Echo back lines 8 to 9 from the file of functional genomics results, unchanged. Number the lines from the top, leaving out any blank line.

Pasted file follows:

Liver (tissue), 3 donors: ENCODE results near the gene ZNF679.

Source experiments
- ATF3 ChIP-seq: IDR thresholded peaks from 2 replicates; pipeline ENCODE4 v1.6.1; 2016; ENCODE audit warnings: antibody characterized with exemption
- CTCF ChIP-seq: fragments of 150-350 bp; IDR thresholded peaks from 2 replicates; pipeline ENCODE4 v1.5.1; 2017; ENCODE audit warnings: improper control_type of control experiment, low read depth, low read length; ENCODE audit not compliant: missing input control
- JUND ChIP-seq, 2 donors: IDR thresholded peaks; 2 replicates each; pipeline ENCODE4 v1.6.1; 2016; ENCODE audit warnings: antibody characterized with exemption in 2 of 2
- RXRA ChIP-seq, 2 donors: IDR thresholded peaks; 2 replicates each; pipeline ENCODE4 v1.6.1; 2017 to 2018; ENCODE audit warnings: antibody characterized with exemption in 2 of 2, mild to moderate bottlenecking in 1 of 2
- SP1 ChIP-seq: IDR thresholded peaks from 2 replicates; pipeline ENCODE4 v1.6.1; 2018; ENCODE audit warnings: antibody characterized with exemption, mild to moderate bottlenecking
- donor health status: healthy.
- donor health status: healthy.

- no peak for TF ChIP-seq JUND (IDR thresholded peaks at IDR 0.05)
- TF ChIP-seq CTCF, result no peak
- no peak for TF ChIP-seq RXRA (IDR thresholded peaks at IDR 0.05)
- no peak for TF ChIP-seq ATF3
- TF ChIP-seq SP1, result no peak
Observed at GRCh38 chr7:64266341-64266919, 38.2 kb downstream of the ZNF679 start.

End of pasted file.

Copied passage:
- donor health status: healthy.
- donor health status: healthy.